Monday, January 2, 2012

#382: Resolutions

Here's my line for yesterdays race:
Coldstream Research Park
Lexington, KY
January 1, 2012, 1:00 p.m.
(~45 degrees, Cloudy Skies and VERY Windy) [Swackett said the wind chill was 31°. I believe it]
Overall Name Age Gp  Place Time Pace
251/354 Pennsy M 50-54 7/8 53:55.6 10:47.1
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 Yesterday was a great start to the new year. I wanted to run arbout 12 miles yesterday, but Coach Melissa kept talking about this race that would be raising money for a young man named "RJ" who had Hodgkins Lymphoma, Stage 4A. That's one I couldn't say "no" to. 


I decided to make up the mileage in a LSR with a friend in the morning. 
50°. 6.08 mi/1:10:48 @ 9:00 AM. LSR, Legacy (b) from Coldstream. Adidas. 5:00 run/0:30 walk. Splits 12:04 11:40 11:44 11:40 11:29 11:14. Beautiful morning run.
The sun was shining and the air was a perfect 50°; a little too cold for standing around in shorts, but just right for running. We trotted down the Legacy Trail into the Bluegrass morning, along the fence rows and the cow barns and the horse farms. These runs always make me so grateful for the place I live and the chance to run in such beautiful scenes. We kept a nice, easy pace, and finished with breakfast of eggs and grits at the Cracker Barrel.


The race was scheduled to start at 1:00, so I made my way back to Coldstream and parked to wait. Tried to call Mrs P, but got voice mail. I called Mum to wish her Happy New Year, and we caught up on one another's news. As I sat in the Honda chatting with her, I noticed that the car seemed to be rocking. Outside, paper, branches, and other surprisingly large objects were moving horizontally past my windshield. The blue morning sky cooled to a steely glow. Winter had decided he had waited long enough to visit Kentucky. When I opened the car door, it felt as if the temperature had fallen 20°, though the thermometer swore it was only 5. I reluctantly pulled off my warm-up pants. Even more reluctantly, I took off my damp shirt, greased the nips, and pulled on three top layers for the race. I could always take one off if I got over heated, but to be honest, I did not anticipate that eventuality. Then I kicked myself for taking those gloves out of my bag in the morning when the back yard felt more like April 30 than January 1. It was a short jog up to the hotel where registration was going on.


The big, beautiful lobby was filled with people in running gear, some of it seasonally appropriate, some of it just plain crazy. My friend DJ was just wearing shorts and his "Run Kentucky" technical shirt. I didn't know whether to admire him, or to medicate him. A strangely familiar man greeted me warmly. "I'm sorry," I said, "But I don't remember..." "I'm John," he smiled. "I work with Dr. Kudramoti. You probably don't recognize me in my civilian clothes." John was the resident who raced me to the ER when they discovered I was about to die from a blood clot in my chest. Not the kind of guy you want to forget no matter what he's wearing, even without your glasses. We shook hands and smiled. I assured him I was doing great, and wished him a good run.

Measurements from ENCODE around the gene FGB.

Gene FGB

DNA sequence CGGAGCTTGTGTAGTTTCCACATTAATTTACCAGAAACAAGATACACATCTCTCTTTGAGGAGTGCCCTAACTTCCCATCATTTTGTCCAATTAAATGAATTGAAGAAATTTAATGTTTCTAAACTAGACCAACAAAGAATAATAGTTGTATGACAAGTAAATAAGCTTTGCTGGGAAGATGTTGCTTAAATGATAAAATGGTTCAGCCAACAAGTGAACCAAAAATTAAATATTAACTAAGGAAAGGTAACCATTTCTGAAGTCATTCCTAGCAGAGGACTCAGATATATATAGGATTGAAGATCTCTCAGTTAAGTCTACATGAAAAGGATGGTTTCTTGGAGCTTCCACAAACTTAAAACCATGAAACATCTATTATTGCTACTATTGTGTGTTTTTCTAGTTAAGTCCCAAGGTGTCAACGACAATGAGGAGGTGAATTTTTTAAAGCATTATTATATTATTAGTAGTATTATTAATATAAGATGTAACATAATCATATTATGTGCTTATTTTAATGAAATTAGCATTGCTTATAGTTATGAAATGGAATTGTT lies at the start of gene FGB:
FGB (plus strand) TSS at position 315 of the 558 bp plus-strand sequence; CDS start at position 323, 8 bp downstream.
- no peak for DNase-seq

Registration was in a large meeting room off the atrium. To the right was a loooong line of runners waiting for on site registration. (This not a strategy I recommend, by the way.) From the left, I heard another familiar voice greeting me. My friends Krissie and Nathan were volunteers, distributing bibs to those of us who had pre-registered online. Krissy told me she had decided to volunteer for more races than she ran this year. Nathan was wearing an orange safety vest, and said he would be at the last turn, pointing weary runners in the right direction. These are some very cool people. But soon, they would be much cooler. I decided that I would like to do some volunteer support one day, but that I would look for a chance to do it in May, not January. I don't imagine there was much demand for Gatorade yesterday.


I wandered the lobby for a while, listening to Indian folk music on my headphones and greeting runners I knew from John's Striders. It's surprising how many new people I've met this year. We run together on weekends, and keep up with each other online during the week. Yet another pack that has welcomed me in.


My LIVESTRONG cohort, LaDonna showed up and I went with her to the registration room. by now the line stretched around the walls, but by some miracle, an angel with a handful of bib numbers offered to sign her in as we were making our way to the end of the queue. LaDonna has earned a lot of karma points during her battle. I suggested she might want to pick up a lottery ticket on what was obviously a lucky day.


R.J. Hijalda
On my way to the start, I met a bald young man in the hall. He was surrounded by friends, and was wearing a bib. I heard someone introduce him, and stopped. "Hey, are you RJ?" I asked. "Yeah," he said. He had a friendly, open face. "I'm Bob. I had cancer last year. You're doing great. You can beat it. Keep fighting." He met a lot of people yesterday. I hope he remembers me. RJ has a lot of friends, and a lot of heart.